Take the 2-minute tour ×
Stack Overflow is a question and answer site for professional and enthusiast programmers. It's 100% free, no registration required.

I was trying to figure out how to set HTTP status header to 500 if there was php fatal error (for handling AJAX requests).

Related question: How can I get php to return 500 upon encountering a fatal exception?

I don't want to use register_shutdown_function which in my opinion is not an elegant solution.

Is below code a good solution?

Will it always work for fatal errors?

I assume that application code has no output untill last echo call and there are no calls to flush() function (which after invocation prevents modifying headers).

<?php

set_status_code(500);

// ...
// (application code with no output)

// Application didn't crash up to this point,
// so we set http status code 200.
set_status_code(200);

echo $outputBuffer;

Is flush() the only function that breaks desired behaviour?

share|improve this question
    
..why would there be a fatal error? –  Mārtiņš Briedis Nov 30 '12 at 11:40
2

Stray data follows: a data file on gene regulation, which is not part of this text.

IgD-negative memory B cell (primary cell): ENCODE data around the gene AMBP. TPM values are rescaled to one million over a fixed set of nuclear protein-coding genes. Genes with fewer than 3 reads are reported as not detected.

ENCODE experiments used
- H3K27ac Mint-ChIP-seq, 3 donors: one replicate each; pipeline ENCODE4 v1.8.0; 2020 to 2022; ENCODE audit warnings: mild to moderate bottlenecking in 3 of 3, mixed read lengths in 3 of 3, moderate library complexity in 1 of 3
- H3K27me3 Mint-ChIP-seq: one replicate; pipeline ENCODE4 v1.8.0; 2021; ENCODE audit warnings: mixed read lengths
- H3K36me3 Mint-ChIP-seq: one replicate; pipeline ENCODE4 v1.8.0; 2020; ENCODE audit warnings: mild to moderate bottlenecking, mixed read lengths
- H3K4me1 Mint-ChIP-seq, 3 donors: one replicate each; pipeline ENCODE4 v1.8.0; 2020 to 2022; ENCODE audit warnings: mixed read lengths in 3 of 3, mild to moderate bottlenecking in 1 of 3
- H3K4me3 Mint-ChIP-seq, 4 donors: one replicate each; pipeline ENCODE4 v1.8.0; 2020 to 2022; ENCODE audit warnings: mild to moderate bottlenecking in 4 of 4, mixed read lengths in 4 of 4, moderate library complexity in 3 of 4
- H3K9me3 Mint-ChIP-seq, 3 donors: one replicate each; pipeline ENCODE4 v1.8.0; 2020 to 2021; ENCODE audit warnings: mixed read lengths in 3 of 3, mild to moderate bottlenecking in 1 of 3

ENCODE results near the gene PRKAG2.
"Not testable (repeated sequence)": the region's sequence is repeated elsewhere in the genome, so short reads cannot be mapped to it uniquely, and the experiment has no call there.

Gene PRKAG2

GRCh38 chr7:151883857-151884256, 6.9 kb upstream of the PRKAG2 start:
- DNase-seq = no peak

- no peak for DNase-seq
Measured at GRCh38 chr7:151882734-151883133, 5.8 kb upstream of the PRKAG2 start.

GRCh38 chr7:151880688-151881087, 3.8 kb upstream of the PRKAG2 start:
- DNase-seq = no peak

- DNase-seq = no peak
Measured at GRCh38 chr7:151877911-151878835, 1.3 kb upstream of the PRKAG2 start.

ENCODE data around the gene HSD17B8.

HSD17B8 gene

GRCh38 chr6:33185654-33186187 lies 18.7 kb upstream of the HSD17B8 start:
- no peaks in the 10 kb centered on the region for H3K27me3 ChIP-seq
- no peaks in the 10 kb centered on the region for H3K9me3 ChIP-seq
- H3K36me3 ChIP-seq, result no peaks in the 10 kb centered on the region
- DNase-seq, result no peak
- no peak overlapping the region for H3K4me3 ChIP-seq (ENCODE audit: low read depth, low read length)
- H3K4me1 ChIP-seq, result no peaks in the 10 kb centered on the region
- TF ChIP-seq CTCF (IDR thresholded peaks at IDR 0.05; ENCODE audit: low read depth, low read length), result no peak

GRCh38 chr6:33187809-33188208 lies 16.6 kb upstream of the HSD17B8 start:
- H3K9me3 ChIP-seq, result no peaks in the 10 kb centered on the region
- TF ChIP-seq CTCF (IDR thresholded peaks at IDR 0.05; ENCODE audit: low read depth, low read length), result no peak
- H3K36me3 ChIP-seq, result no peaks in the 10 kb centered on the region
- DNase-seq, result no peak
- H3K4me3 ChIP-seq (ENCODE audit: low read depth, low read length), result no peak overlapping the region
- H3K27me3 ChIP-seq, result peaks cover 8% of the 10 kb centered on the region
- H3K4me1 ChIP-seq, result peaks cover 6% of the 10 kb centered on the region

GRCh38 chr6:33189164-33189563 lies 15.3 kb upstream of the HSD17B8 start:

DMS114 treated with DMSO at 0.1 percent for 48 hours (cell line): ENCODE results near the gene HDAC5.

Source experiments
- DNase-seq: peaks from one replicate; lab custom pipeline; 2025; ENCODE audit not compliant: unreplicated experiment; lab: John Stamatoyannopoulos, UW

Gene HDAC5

Apache (or your webserver of choice) should return a 500 automatically if PHP crashes outright. –  deceze Nov 30 '12 at 11:42
1  
@deceze It was Xdebugs fault. After disabling it then it works (related). –  Jan Święcki Nov 30 '12 at 12:08
1  
I'd agree with @MrCode. I'd consider it bad practice to be setting an error 500 explicitly. A 500 error should be generated when you have a fatal server error -- ie the server software has crashed, or is misconfigured or is unable to run for some reason. It should not be used as an error code for software that has run without crashing. Like MrCode, I would prefer to use a response code within your Ajax response, but if you must use a HTTP response code, the 400-range error codes are more apprpriate than a 500 code. –  SDC Nov 30 '12 at 13:49
1  
if the program is still running, then the error is not fatal. By definition, if your program is able to set the http code, then code 500 is not really appropriate. –  SDC Nov 30 '12 at 14:01

1 Answer 1

up vote 0 down vote accepted

If you turn off PHP errors, Apache will give a 500 status code whenever a fatal PHP error occurs.

share|improve this answer
    
<?php ini_set("display_errors", "off"); throw new Exception("lolwut"); does't give 500 status code on Apache. How do I make this work? –  Jan Święcki Nov 30 '12 at 11:53
    
@JanŚwięcki How are you checking the status code? –  Wayne Whitty Nov 30 '12 at 11:58
1  
FireBug, Fiddler2. Ok, I figured this out. Xdebug was the problem (check this out). Thanks! :) –  Jan Święcki Nov 30 '12 at 12:06
1  
On PHP 5.4 Xdebug shows error 500 an works fine. Related: php/xdebug bug. –  Jan Święcki Nov 30 '12 at 12:14

Your Answer

 
discard

By posting your answer, you agree to the privacy policy and terms of service.

Not the answer you're looking for? Browse other questions tagged or ask your own question.